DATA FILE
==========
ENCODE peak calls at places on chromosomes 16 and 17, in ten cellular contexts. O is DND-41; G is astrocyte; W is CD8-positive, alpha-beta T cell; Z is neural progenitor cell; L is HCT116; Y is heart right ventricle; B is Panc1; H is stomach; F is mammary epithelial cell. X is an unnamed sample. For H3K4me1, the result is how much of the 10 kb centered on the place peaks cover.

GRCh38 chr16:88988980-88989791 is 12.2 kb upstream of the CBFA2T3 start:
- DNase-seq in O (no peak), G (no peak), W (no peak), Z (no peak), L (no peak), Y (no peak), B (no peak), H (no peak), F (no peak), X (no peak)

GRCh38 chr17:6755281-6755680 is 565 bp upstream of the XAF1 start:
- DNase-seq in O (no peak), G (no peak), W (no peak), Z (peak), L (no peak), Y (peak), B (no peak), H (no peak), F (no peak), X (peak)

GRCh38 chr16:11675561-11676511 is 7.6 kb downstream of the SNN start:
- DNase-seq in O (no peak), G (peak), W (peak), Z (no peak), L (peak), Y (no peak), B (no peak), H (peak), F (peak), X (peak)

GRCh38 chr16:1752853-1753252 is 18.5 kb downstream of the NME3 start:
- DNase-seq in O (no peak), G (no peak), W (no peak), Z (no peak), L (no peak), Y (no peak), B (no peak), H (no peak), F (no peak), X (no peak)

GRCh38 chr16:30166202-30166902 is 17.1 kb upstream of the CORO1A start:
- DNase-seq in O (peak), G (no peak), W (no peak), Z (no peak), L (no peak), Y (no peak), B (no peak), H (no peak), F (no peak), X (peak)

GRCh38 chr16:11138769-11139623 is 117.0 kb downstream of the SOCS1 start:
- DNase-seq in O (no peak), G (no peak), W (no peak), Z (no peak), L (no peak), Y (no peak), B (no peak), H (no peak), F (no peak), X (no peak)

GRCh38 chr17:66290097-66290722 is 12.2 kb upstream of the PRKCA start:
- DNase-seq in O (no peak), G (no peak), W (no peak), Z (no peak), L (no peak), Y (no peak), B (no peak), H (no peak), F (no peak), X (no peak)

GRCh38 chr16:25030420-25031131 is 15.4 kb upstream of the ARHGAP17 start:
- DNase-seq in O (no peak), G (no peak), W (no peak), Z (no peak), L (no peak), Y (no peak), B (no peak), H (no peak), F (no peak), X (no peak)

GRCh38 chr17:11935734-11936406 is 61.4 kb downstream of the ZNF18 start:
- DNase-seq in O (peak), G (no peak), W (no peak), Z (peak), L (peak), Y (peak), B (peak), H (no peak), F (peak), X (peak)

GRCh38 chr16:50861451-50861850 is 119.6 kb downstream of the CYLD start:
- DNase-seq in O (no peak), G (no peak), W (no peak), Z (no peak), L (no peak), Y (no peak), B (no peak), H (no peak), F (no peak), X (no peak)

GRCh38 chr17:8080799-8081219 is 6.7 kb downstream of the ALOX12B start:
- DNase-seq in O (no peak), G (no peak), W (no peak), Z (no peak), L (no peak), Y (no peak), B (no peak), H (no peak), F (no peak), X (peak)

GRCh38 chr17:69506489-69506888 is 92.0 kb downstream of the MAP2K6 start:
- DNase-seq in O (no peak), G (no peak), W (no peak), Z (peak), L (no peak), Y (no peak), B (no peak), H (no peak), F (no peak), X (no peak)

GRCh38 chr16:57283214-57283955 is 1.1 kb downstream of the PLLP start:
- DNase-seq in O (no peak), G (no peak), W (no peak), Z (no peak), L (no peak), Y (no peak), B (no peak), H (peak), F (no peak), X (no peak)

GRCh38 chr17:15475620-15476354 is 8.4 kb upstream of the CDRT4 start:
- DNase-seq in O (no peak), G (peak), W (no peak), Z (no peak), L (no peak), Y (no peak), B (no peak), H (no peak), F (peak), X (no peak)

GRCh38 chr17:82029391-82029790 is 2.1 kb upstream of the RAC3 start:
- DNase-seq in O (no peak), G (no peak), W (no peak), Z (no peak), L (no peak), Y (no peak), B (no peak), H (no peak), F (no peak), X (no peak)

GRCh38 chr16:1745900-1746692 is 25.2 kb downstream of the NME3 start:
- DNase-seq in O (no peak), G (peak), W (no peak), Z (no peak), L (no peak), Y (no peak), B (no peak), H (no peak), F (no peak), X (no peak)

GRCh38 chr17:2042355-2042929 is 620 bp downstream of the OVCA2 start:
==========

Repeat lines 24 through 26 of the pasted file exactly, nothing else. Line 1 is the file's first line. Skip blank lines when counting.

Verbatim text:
GRCh38 chr17:69506489-69506888 is 92.0 kb downstream of the MAP2K6 start:
- DNase-seq in O (no peak), G (no peak), W (no peak), Z (peak), L (no peak), Y (no peak), B (no peak), H (no peak), F (no peak), X (no peak)

GRCh38 chr16:57283214-57283955 is 1.1 kb downstream of the PLLP start: